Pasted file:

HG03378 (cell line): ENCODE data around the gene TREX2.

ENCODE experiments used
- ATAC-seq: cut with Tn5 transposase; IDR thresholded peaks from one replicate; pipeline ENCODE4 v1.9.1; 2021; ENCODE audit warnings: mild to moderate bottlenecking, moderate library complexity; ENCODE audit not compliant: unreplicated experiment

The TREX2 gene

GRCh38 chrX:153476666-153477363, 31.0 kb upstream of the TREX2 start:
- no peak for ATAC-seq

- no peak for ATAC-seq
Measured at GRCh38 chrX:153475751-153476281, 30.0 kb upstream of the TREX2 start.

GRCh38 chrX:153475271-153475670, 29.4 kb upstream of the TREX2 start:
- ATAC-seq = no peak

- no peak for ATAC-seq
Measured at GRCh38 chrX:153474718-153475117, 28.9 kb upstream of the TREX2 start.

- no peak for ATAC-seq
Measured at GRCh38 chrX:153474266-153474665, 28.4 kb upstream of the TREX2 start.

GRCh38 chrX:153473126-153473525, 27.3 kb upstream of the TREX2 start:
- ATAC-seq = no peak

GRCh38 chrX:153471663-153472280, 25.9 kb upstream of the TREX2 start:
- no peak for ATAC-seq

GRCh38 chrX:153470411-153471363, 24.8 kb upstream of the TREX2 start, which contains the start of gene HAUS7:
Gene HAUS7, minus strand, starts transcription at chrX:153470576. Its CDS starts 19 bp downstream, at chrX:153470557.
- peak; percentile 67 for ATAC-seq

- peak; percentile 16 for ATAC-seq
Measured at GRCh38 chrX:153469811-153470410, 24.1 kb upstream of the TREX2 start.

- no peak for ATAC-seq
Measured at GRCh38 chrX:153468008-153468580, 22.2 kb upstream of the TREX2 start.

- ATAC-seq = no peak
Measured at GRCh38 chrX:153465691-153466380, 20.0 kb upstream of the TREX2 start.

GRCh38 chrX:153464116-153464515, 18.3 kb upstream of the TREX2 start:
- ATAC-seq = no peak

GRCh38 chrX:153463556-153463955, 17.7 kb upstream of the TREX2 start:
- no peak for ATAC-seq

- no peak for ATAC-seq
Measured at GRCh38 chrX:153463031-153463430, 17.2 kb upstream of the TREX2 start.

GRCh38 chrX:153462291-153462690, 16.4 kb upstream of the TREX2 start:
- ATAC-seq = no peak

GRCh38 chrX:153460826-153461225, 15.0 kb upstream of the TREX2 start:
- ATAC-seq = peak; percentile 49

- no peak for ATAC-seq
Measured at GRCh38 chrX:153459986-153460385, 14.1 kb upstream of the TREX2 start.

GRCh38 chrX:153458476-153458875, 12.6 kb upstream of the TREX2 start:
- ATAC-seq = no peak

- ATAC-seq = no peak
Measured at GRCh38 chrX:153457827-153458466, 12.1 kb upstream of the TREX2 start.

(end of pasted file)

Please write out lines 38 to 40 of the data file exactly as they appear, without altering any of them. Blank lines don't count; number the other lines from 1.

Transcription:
- no peak for ATAC-seq
Measured at GRCh38 chrX:153459986-153460385, 14.1 kb upstream of the TREX2 start.

GRCh38 chrX:153458476-153458875, 12.6 kb upstream of the TREX2 start: